According to the aerospace newspaper Space News, Bill Gerstenmaier, NASA associate administrator for human exploration and operations, gave a talk at a Space Transportation luncheon. He suggested that not only are the international space station partners are interested in joining the return to the moon program, but also a number of emerging space countries. He cautioned that the United States needs to develop a plan for going back to the moon and to stick to it, or else those countries will partner with China instead.

The race for space leadership of the world

Gerstenmaier is suggesting that a space race may be developing between the United States and China with not only the moon as a prize but the leadership of the World Community’s space exploration efforts. The 21st Century version of the space race could be seen as a front for the competition for which country will be the dominant superpower going forward. Access to lunar resources and influence over how they are used and allocated will be a crucial factor in that struggle.

Which countries are potential space partners?

Apparently, the International Space Station partners, Canada, the European Union, Japan, and perhaps Russia are prime candidates to be partners for a return to the moon.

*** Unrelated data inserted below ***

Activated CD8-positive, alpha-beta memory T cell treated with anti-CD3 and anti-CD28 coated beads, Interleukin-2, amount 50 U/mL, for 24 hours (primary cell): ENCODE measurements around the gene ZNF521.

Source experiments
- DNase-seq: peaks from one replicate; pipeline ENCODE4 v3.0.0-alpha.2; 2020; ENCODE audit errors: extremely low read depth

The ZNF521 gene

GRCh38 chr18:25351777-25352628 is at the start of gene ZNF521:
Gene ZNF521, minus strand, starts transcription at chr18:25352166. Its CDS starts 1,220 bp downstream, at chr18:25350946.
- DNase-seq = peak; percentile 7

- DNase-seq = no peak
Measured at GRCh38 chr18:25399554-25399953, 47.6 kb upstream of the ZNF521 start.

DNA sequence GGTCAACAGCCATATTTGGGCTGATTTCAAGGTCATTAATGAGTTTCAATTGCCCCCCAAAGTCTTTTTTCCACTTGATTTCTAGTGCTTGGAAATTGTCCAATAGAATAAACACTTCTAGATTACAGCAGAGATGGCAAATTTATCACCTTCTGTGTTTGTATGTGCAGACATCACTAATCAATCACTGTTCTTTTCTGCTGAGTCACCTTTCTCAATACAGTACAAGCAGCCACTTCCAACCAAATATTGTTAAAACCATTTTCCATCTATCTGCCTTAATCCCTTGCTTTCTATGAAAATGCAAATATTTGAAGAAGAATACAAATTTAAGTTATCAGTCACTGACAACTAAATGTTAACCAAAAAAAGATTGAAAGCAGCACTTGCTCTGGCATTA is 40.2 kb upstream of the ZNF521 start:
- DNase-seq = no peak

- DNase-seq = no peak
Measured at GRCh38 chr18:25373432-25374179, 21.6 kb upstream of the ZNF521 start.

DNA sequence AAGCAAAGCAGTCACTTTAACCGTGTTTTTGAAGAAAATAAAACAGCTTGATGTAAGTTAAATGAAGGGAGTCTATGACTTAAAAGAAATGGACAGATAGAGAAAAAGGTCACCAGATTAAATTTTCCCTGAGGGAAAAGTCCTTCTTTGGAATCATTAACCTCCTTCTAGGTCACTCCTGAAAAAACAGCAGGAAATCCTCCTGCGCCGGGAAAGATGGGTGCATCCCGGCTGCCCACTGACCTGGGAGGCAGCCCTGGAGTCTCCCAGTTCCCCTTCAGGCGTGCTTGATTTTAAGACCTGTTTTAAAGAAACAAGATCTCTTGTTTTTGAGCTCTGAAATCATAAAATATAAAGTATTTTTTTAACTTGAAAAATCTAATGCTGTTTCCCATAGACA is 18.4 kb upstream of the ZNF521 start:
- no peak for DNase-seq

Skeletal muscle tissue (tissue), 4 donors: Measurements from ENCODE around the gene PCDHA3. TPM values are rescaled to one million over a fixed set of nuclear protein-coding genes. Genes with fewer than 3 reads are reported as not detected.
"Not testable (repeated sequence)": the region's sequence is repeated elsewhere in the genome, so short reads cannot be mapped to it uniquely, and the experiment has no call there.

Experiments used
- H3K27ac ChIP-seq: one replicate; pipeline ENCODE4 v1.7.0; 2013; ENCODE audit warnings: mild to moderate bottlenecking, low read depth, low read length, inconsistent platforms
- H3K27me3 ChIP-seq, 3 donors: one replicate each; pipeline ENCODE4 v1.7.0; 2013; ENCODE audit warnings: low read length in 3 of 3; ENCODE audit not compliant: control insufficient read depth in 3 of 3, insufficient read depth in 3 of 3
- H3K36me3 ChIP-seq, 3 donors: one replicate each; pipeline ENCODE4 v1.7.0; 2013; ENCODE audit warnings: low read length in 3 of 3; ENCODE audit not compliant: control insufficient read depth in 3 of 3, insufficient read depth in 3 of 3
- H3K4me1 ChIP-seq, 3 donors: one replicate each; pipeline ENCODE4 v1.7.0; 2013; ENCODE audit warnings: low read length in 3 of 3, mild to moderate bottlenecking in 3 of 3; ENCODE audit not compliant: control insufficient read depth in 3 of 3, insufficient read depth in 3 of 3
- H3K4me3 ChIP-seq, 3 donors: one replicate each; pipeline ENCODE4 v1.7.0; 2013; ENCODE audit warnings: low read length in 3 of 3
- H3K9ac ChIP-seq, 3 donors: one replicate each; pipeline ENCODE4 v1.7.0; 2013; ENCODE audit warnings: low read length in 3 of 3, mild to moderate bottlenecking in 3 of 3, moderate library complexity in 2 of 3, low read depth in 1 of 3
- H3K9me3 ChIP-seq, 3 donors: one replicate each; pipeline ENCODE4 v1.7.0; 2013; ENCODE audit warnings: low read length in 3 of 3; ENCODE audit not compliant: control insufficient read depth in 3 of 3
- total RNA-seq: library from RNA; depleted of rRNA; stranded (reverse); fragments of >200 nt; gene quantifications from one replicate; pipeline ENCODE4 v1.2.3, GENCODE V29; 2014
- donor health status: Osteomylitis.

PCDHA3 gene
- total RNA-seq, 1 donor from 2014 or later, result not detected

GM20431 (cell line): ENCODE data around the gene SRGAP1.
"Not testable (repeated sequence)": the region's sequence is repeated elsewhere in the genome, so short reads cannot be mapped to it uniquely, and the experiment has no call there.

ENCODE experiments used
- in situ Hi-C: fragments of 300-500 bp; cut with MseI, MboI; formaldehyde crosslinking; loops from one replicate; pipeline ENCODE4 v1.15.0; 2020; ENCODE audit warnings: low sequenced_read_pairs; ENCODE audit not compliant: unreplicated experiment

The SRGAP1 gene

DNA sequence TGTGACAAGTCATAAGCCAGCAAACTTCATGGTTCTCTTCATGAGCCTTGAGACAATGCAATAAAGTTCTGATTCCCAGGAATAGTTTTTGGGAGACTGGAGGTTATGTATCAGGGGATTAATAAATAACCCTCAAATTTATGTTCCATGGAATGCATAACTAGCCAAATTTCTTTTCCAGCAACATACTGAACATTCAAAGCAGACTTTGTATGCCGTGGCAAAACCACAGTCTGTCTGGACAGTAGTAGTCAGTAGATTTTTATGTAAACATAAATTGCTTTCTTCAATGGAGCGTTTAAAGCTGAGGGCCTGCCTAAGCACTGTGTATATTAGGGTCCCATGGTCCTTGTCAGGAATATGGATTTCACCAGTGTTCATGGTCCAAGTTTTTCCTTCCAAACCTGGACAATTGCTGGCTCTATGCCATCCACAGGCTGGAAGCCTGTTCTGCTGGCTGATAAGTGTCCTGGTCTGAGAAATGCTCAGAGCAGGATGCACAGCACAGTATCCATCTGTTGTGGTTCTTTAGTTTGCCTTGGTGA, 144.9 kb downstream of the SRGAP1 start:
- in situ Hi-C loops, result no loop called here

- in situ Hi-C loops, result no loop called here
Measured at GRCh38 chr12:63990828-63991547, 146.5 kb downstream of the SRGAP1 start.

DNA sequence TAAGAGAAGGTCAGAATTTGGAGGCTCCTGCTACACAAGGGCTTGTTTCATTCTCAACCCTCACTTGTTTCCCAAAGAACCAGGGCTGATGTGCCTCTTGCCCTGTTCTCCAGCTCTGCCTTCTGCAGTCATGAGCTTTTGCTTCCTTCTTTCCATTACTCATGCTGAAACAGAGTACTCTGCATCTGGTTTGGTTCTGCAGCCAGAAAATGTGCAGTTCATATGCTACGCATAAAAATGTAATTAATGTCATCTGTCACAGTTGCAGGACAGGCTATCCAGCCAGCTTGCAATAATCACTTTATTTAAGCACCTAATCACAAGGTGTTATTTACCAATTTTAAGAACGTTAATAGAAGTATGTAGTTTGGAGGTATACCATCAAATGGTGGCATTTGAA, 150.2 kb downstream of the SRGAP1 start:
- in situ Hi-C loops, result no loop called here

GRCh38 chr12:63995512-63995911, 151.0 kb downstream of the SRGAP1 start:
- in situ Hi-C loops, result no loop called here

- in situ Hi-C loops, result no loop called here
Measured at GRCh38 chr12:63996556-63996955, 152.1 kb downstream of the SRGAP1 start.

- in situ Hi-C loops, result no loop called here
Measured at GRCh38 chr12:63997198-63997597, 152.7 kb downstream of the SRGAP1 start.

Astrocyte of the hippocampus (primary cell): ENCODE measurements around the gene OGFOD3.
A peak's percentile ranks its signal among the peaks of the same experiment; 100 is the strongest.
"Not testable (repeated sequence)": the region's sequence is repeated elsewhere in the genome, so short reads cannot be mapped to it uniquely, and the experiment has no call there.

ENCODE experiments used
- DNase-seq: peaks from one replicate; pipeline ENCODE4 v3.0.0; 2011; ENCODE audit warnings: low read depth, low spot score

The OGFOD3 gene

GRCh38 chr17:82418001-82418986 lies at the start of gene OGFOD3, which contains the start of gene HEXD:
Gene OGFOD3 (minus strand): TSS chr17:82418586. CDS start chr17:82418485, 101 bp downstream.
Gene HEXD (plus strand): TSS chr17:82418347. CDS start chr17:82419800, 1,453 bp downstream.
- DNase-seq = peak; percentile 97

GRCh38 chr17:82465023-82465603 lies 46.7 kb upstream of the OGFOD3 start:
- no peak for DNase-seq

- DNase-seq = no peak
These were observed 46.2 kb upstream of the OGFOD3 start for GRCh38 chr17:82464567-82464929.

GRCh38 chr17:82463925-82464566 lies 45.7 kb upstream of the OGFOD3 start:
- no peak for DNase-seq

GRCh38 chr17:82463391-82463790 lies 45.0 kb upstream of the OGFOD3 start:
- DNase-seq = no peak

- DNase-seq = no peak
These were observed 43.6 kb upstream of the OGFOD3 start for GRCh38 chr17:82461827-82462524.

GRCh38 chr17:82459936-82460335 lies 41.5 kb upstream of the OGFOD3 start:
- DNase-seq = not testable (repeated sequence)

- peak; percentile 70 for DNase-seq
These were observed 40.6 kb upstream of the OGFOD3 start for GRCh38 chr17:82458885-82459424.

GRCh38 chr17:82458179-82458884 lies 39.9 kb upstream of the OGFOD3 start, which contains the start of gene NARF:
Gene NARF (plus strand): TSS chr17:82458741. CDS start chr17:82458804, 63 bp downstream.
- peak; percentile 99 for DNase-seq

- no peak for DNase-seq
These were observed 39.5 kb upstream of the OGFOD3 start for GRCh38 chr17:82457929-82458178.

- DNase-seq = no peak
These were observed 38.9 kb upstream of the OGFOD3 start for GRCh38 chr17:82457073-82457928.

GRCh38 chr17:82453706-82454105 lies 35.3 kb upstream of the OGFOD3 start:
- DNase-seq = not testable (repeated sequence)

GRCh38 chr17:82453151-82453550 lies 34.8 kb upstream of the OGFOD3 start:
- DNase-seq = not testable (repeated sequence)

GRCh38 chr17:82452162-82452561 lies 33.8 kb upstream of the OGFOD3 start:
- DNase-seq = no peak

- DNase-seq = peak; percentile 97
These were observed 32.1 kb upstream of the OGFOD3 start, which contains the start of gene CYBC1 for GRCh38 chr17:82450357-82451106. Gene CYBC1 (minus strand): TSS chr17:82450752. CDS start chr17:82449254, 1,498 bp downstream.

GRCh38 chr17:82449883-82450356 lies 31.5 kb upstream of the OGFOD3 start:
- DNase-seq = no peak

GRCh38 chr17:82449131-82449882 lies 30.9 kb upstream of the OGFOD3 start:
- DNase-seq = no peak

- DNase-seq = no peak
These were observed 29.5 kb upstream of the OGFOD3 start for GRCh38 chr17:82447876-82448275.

These countries already have a good working relationship with the United States and have expertise and resources that will be of great use. Russia is the one country that is most likely to switch to China because of Vladimir Putin’s antipathy to the United States and his imperial ambitions.

Of the rest, Gerstenmaier mentioned Luxembourg because of that country’s interest in developing a space mining industry and the United Arab Emirates because of the establishment of its own astronaut corps.

Other possible international partners include Israel, South Korea, and India.

Landers and the Lunar Orbital Platform – Gateway

Two initial projects that international partners will be of use in are Lunar Landers and the Lunar Orbital Platform – Gateway. The strategy seems to be to partner with a number of commercial companies and international partners to develop and send to the lunar surface a number of landers of increasing size and complexity, leading to astronaut boots on the lunar surface in the late 2020s.

The Lunar Orbital Platform – Gateway is the latest version of a cis-lunar space station that will be a way station for not only lunar surface operations but deep space missions to Mars and other destinations.

The SpaceX BFR wild card

Meanwhile, whether Gerstenmaier and other planners at NASA are aware of it or not, SpaceX is making plans that could shake up the return to the moon scenario. Elon Musk’s company is slated to start testing the BFR, sometimes referred to the Big Falcon Rocket, next year at its Texas spaceport. It is entirely possible that the BFR could be ready to take people back to the moon years before NASA and its partners will be prepared. What happens then is open to speculation.